"The PIAA had a ruling here last year, the year before, that we had to do everything in our power to accommodate students with disabilities," Erickson said. "It was a pilot program, but we took our best shot at it and it seems to be working out very well. Our coaches were on board with it, they saw it as a benefit and it seems to be working really well. Everybody is pleased with it. 

"It's so nice having her (Volpe) there because there is no mistaking what they are telling him now," Erickson said. "He managed pretty well before, but he relied on lip reading. This is a much more direct line of communication. I doubt this is the first time it has been used in the state, but it's the first for DuBois."

Volpe said there was no hesitation on her part when Bradley asked her about helping him on the football field despite the fact that it is a huge undertaking on her part. Not only does she accompany him to his classes every day, but she also goes to all of his football practices and games, both home and away.

"I was nervous at first, but I knew that after the first couple practices, we would figure it out and make our own system for football," said Volpe, who has been Bradley's interpreter in the classroom since he moved here in eighth grade.

The two spend a lot more time together this year than any other year but it has been working out wonderfully.

"He's like my little brother. We get along very well," Volpe said.

Bradley said although he had several different interpreters in Chicago, he can't imagine having anyone else but Volpe help him on the sidelines.

"They weren't as good as Jenna," Bradley said.

The football team has been supportive as well.

"They love Jenna," Bradley said. "They are very interactive and accepting."

"They come up with systems sometimes if I can't be on the field," Volpe said. For example, "They will tap Brad on the hip and let him know we are going a certain way."

Volpe said she is enjoying the experience and the team and coaches have been very receptive.

"They have really accepted me and treat me as part of the team," Volpe said.

Having an interpreter has helped Bradley achieve his goal of improving his game and he is getting more playing time because of it. As a junior this year, he has started several times as a defensive end.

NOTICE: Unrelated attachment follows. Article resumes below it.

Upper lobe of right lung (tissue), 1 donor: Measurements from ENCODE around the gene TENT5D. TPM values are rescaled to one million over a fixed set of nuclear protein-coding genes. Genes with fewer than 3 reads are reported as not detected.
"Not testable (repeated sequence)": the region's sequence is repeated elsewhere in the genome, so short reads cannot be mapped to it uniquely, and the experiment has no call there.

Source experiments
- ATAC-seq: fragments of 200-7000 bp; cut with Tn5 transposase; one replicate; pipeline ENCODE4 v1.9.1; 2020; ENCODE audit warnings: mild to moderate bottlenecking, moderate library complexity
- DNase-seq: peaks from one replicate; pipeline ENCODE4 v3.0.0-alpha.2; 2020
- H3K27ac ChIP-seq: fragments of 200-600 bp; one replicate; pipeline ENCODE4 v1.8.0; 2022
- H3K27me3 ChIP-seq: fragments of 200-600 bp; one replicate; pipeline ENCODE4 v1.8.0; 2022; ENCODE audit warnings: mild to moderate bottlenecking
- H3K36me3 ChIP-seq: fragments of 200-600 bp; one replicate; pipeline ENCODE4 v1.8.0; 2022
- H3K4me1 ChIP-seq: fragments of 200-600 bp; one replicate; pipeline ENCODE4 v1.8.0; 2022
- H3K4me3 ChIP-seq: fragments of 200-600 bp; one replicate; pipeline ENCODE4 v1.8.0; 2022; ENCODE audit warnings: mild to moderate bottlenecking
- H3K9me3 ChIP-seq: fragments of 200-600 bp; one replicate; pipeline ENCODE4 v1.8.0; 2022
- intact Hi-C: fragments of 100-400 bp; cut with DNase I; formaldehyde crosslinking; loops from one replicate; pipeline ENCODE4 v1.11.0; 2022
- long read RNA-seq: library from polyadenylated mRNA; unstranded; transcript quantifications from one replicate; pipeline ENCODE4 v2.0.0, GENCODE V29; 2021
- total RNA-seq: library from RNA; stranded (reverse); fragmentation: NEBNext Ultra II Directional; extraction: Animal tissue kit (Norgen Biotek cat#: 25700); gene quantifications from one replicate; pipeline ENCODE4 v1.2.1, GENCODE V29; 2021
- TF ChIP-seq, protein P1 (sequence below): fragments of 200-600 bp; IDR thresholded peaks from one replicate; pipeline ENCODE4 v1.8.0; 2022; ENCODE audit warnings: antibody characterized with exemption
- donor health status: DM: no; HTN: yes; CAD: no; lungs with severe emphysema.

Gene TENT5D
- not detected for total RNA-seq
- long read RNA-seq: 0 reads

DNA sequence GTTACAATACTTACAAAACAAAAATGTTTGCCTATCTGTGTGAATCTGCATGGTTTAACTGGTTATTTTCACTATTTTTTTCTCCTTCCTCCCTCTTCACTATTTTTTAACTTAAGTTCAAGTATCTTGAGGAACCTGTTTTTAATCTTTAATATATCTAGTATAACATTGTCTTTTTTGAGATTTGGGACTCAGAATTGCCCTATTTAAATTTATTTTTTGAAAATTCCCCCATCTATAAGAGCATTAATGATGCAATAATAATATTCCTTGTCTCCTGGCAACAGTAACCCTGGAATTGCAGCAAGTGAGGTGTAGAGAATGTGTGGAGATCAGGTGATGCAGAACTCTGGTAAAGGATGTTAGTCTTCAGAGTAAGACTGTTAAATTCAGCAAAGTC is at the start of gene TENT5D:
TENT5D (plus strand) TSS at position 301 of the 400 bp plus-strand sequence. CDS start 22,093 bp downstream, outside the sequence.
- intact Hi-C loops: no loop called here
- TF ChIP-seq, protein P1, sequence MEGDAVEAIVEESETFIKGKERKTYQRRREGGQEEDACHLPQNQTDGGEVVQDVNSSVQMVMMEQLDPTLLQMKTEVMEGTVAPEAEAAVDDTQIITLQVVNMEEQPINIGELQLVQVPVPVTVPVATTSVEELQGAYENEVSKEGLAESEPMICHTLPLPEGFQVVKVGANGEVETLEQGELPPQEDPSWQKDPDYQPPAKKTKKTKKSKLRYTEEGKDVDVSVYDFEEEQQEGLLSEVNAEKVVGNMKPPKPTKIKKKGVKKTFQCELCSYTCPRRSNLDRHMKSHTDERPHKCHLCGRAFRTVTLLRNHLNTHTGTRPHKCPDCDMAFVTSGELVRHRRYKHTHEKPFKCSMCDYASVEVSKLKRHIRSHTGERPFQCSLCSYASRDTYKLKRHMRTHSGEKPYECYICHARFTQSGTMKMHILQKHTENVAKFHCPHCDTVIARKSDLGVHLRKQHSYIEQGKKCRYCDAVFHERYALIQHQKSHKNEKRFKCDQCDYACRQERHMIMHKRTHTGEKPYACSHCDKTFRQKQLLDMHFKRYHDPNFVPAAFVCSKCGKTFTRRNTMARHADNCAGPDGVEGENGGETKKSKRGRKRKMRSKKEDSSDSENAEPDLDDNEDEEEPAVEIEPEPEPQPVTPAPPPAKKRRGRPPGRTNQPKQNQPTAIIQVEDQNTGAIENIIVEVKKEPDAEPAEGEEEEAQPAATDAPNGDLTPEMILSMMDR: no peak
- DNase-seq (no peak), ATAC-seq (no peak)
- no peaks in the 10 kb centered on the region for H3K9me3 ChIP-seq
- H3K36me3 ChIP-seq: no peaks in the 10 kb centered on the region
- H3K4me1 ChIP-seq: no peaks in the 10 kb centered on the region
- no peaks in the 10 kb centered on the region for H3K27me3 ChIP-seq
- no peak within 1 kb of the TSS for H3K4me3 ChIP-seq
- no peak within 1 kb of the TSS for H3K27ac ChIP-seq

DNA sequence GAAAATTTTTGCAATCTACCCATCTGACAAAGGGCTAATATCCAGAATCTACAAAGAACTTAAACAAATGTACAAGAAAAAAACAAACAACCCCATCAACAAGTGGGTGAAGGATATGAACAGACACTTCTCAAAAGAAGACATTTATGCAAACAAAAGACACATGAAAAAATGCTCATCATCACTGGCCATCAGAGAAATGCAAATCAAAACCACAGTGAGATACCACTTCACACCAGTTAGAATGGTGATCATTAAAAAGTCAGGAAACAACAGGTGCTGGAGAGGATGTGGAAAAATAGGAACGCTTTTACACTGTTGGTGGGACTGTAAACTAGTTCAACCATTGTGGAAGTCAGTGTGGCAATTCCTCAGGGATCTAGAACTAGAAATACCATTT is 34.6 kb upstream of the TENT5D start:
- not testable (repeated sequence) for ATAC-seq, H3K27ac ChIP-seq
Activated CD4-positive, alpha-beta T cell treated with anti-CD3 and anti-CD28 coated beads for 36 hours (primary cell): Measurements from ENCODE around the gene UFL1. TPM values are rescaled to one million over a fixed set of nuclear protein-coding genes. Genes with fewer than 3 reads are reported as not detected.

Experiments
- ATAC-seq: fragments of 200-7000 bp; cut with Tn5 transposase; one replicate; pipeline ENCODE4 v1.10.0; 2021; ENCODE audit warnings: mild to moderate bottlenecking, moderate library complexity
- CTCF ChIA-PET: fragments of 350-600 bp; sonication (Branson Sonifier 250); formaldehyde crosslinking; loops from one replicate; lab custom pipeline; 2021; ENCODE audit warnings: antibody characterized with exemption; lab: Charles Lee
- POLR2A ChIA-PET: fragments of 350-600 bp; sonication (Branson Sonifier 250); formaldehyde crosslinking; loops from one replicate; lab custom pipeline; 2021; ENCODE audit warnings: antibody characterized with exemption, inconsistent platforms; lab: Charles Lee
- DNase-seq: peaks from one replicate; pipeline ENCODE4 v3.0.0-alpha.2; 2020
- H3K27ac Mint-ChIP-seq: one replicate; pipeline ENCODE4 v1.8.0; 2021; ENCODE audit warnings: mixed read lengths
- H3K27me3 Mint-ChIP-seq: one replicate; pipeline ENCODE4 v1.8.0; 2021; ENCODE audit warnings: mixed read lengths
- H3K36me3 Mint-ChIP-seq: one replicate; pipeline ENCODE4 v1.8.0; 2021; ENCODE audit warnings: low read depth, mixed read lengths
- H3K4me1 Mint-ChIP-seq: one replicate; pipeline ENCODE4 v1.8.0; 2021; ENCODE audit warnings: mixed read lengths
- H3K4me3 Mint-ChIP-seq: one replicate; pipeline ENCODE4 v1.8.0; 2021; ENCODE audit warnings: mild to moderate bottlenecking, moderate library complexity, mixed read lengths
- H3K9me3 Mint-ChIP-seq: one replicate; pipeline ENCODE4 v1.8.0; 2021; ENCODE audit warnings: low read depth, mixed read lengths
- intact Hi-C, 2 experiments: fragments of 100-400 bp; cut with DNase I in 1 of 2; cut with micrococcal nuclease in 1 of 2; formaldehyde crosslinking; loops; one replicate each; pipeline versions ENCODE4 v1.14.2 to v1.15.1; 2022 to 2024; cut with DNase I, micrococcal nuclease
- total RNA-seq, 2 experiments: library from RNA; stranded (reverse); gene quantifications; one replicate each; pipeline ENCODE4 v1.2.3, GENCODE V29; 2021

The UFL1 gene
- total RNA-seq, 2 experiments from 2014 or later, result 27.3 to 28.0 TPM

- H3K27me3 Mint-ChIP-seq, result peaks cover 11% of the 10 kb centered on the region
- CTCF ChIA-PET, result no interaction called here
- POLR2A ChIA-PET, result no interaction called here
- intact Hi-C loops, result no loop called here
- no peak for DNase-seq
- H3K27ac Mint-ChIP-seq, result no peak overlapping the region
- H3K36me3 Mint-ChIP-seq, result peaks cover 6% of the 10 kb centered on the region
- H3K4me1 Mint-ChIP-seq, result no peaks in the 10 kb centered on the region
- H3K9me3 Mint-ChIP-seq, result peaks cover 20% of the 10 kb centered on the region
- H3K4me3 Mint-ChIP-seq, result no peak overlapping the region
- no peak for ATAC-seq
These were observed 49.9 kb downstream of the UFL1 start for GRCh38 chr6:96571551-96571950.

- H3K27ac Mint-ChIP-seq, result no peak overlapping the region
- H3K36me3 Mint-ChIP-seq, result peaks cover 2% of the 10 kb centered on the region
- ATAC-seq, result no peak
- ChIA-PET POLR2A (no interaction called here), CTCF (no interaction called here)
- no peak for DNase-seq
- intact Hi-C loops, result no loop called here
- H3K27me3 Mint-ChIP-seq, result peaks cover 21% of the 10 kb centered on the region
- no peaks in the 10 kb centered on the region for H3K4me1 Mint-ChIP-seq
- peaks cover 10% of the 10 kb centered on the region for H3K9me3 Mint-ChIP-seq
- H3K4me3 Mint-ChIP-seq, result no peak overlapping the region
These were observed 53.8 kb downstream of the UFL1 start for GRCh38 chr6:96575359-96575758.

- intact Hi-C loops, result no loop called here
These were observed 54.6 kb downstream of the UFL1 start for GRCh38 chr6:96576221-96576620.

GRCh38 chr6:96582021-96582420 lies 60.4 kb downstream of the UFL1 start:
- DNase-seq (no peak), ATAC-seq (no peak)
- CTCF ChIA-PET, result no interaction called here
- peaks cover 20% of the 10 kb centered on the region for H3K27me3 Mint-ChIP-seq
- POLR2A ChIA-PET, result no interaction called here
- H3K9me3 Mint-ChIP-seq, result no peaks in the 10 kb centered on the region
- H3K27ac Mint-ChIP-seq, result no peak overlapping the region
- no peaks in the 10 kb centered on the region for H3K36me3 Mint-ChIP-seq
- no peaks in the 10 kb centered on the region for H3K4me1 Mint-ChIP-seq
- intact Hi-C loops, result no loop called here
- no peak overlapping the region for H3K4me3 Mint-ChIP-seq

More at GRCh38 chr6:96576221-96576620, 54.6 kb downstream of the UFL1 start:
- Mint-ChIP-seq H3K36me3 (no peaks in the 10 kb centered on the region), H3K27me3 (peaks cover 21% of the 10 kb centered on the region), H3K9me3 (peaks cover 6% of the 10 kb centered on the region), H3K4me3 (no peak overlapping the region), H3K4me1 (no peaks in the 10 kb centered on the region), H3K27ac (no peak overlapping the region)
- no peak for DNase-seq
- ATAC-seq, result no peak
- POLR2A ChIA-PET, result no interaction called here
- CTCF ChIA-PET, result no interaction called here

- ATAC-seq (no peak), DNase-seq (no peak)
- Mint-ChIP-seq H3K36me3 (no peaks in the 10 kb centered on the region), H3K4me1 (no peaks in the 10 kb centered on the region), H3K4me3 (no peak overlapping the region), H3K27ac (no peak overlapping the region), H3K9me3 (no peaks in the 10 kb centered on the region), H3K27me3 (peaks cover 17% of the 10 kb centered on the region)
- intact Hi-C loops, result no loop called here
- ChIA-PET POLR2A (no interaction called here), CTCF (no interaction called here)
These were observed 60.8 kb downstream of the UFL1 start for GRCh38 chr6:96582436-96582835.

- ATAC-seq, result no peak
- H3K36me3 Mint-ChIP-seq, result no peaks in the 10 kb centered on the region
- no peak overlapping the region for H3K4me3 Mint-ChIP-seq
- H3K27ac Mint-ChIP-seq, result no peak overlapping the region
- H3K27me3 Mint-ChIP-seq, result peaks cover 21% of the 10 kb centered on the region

"I know that he wouldn't have had the success that he has been currently having," Faye said. "It was definitely discouraging for him because he wasn't understanding what was going on. He worked on his speed and he is a little bit faster so he can do a little more. He was always kind of timid, but since she (Volpe) has been there, I think his confidence level has really improved."

Faye said her son was invited to go to an All-American Bowl for football in Florida in January and he is very excited about that opportunity.

In addition, Bradley was recognized as a HearStrong Champion at the Sept. 27 home football game. The HearStrong Foundation aims to shatter social stigmas and challenge the general perception of hearing in society, according to its website. The foundation serves to celebrate individuals worldwide who have not only faced hearing loss, but conquered it with a determined spirit, a focused mind and an unwavering heart.

According to HearStrong, "through his inner strength, positive attitude and confidence, Bradley epitomizes what it means to be a HearStrong Champion. Every day, he strives to show everyone he meets that hearing loss isn't something to feel ashamed of. His dream is to continue playing in college and further inspire other kids with hearing loss to not let anything hold them back."

Bradley said, "(I want to) help others feel better and feel confident that whatever is best for you, you deserve it."

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Information from: The Courier-Express, http://www.thecourierexpress.com